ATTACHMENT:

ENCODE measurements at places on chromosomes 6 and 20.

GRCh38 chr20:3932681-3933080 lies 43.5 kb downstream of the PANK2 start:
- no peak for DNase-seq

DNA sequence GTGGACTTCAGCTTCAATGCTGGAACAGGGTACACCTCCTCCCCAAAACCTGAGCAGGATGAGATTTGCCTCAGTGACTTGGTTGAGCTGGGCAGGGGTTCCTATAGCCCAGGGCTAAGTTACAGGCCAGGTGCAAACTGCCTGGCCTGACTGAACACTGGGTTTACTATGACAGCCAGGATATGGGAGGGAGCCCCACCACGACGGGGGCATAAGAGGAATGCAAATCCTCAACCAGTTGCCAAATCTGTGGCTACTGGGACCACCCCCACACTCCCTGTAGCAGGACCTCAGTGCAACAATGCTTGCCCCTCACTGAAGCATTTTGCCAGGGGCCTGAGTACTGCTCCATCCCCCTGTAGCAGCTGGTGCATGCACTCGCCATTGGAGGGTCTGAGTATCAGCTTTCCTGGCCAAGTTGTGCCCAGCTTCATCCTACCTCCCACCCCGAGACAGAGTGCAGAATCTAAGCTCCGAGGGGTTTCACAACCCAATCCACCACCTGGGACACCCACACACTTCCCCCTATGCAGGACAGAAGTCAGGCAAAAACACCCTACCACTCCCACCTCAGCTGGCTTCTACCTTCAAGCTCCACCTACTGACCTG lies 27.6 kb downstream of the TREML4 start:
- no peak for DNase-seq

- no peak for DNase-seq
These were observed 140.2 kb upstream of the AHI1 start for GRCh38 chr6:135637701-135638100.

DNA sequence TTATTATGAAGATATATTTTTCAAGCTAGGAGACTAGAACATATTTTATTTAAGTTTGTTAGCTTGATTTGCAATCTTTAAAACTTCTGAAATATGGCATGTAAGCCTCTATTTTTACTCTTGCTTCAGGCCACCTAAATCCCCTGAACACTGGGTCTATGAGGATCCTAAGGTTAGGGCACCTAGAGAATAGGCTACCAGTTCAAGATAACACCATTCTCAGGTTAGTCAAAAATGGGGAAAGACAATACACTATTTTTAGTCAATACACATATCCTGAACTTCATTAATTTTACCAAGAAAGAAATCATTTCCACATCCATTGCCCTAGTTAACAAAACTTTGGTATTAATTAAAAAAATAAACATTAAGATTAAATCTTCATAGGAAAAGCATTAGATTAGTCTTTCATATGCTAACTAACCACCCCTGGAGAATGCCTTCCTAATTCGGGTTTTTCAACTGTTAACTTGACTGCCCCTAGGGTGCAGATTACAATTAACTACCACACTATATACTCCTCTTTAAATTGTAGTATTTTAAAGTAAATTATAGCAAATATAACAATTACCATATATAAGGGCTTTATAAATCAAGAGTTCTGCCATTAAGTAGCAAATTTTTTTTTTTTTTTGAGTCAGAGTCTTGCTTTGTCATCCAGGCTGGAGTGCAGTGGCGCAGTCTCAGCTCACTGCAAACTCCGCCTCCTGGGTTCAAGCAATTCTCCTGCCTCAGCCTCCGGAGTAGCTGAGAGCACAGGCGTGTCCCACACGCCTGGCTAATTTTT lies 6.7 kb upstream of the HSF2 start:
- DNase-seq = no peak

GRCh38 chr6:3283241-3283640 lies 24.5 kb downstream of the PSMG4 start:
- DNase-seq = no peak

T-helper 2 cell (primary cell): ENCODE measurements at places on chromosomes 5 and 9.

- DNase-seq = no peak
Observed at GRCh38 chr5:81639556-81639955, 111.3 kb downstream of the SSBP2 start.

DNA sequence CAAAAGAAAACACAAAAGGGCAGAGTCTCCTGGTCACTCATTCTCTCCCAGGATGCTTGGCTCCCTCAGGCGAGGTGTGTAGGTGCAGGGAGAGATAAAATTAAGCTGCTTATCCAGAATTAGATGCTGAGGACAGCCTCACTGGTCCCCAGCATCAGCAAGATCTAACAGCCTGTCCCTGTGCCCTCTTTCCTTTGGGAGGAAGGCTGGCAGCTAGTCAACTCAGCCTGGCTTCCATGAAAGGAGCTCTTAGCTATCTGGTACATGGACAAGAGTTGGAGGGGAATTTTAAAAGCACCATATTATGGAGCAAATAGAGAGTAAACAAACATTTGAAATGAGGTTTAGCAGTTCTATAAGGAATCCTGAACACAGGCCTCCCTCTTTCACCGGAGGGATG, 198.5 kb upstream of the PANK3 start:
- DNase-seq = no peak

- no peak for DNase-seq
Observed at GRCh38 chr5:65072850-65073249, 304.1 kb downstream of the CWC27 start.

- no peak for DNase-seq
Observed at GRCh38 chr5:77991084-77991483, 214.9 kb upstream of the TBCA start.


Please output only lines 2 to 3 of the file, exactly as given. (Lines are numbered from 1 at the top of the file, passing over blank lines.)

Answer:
GRCh38 chr20:3932681-3933080 lies 43.5 kb downstream of the PANK2 start:
- no peak for DNase-seq